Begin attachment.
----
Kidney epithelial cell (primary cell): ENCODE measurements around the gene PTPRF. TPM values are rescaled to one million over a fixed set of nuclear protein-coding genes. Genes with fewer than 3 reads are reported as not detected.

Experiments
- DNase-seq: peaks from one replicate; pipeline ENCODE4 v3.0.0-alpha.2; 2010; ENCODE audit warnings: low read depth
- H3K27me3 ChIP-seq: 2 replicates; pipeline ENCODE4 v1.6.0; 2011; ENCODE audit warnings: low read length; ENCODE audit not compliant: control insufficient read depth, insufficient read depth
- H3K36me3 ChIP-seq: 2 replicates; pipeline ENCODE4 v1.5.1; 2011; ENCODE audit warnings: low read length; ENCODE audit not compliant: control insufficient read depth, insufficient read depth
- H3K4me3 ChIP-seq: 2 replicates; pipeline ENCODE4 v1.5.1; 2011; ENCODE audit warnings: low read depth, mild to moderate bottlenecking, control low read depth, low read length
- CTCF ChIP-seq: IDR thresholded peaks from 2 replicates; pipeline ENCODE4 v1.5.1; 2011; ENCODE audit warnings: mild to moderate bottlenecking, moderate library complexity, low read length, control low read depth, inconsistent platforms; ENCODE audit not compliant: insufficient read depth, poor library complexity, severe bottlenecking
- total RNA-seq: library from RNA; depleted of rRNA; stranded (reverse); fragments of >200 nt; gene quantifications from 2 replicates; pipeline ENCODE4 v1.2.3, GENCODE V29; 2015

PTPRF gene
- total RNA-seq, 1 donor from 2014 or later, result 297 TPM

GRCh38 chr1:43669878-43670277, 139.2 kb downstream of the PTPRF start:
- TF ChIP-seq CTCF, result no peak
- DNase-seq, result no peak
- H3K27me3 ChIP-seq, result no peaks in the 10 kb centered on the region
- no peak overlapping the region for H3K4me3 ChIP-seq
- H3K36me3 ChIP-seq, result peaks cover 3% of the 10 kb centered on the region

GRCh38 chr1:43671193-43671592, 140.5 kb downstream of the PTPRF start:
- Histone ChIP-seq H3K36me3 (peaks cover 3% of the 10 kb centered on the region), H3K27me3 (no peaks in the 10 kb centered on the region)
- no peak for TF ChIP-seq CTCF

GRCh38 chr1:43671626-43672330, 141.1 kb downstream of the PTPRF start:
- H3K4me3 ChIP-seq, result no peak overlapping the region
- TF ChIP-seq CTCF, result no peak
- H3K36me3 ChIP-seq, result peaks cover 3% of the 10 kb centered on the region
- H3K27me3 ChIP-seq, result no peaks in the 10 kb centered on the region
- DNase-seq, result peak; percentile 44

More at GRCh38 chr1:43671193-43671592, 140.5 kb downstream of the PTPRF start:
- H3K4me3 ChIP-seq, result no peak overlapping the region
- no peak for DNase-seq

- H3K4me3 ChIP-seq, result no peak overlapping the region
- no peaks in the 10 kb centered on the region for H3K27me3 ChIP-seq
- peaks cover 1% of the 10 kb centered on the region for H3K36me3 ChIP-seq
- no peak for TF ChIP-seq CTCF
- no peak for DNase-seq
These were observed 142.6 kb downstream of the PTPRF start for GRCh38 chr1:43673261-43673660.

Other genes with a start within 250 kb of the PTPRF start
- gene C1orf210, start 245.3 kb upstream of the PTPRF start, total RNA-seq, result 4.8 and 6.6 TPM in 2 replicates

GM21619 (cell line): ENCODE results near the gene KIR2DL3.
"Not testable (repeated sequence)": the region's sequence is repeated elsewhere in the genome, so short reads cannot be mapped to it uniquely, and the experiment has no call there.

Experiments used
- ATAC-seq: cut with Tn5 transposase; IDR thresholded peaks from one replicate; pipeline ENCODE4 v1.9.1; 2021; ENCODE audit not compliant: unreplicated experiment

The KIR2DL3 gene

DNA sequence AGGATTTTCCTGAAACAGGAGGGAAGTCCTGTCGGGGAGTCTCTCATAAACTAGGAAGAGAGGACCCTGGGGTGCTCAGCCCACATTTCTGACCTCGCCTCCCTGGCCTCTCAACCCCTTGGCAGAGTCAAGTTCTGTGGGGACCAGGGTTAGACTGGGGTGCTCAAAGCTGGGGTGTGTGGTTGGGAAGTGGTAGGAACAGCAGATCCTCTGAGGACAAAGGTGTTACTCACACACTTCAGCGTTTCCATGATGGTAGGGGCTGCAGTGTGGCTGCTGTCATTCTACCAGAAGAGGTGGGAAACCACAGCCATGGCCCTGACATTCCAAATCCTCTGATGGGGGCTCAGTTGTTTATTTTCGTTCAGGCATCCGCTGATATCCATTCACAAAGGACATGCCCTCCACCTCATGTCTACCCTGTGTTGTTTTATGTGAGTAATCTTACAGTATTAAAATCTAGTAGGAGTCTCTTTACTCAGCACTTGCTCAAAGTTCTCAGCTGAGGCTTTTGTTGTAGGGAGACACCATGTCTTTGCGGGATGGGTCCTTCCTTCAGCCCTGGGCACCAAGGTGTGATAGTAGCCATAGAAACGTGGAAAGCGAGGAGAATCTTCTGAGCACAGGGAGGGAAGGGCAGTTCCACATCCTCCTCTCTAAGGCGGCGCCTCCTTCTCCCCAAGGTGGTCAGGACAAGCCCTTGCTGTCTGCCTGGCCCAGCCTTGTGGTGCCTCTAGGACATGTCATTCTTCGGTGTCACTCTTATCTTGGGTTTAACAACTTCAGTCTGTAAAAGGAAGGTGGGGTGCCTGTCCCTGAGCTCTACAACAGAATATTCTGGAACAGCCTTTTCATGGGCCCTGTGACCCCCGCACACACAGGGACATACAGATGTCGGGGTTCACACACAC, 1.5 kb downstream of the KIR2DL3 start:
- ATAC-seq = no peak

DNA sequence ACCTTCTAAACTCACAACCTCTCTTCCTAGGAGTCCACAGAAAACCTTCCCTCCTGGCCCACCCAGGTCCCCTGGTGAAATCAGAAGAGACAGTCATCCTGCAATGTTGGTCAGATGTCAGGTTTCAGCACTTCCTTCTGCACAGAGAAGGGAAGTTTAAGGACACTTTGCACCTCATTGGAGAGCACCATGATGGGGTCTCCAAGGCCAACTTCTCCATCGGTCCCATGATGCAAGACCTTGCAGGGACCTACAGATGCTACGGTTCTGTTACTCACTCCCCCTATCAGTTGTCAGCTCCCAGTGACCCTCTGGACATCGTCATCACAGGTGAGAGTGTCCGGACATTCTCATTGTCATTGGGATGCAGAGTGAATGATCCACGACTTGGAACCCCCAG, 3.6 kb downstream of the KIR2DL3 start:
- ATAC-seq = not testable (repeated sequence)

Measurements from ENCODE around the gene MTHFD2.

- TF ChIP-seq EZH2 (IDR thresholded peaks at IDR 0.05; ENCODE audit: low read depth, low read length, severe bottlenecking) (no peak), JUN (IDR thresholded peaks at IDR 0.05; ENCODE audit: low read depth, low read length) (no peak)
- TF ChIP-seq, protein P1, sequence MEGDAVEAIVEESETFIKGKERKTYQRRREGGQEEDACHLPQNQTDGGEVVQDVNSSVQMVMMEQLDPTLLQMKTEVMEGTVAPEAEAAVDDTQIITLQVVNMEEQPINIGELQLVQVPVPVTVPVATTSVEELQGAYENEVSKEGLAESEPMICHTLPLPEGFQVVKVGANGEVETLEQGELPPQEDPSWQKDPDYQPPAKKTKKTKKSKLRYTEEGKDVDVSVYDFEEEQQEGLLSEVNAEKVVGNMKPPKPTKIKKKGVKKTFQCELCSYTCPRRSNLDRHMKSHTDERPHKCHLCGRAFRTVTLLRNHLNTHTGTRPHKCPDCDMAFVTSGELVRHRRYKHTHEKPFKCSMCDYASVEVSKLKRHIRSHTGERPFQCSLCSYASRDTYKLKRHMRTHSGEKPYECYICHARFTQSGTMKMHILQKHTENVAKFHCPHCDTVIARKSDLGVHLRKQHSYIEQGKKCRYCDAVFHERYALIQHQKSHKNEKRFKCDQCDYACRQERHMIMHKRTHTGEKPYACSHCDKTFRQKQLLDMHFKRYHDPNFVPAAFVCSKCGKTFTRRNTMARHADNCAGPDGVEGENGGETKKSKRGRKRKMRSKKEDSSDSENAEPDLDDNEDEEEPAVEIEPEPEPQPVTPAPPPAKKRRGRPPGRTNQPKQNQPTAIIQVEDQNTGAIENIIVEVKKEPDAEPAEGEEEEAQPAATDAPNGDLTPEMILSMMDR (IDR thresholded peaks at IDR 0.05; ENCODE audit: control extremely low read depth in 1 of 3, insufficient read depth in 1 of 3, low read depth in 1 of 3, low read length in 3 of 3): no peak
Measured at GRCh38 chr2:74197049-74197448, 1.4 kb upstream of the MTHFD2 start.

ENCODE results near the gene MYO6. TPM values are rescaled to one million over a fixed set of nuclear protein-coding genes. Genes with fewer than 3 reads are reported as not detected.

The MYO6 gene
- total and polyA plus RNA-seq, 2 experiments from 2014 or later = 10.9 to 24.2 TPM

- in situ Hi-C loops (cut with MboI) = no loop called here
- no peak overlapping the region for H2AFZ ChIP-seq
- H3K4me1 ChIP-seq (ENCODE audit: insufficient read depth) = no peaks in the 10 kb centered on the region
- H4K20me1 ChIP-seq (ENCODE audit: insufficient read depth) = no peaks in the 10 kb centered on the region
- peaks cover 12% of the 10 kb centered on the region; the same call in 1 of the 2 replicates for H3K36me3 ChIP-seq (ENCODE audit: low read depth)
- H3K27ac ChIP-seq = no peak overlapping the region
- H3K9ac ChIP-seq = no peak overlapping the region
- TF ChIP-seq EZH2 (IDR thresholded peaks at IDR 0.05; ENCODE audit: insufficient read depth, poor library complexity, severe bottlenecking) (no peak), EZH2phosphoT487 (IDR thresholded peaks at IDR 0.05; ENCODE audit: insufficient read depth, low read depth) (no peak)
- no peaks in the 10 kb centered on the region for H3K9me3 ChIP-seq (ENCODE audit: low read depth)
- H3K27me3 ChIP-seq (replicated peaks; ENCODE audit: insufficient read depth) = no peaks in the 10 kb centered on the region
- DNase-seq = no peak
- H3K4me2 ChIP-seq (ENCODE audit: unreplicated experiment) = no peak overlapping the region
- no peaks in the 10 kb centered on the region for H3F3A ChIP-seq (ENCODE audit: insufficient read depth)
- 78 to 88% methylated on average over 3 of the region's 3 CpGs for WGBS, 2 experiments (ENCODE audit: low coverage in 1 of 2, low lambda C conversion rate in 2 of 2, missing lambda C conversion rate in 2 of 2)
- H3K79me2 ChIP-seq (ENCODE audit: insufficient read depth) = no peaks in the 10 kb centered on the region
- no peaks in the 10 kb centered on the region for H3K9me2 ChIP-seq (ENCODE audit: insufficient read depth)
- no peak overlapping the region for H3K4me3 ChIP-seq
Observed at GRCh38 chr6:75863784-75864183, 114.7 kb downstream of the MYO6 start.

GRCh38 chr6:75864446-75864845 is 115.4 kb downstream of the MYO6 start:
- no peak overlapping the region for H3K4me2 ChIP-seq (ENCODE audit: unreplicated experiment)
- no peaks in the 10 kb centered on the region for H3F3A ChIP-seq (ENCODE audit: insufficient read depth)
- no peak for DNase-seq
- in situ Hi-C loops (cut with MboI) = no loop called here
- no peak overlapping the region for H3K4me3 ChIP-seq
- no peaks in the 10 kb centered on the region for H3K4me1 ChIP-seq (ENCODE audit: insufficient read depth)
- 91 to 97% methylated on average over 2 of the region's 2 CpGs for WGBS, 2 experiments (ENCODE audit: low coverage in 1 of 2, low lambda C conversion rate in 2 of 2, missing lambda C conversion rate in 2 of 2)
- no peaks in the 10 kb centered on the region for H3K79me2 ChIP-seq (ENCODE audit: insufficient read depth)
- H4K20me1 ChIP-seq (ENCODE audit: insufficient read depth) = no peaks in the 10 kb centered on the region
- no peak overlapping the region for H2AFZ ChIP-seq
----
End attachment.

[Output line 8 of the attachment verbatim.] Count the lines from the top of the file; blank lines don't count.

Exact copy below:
- total RNA-seq: library from RNA; depleted of rRNA; stranded (reverse); fragments of >200 nt; gene quantifications from 2 replicates; pipeline ENCODE4 v1.2.3, GENCODE V29; 2015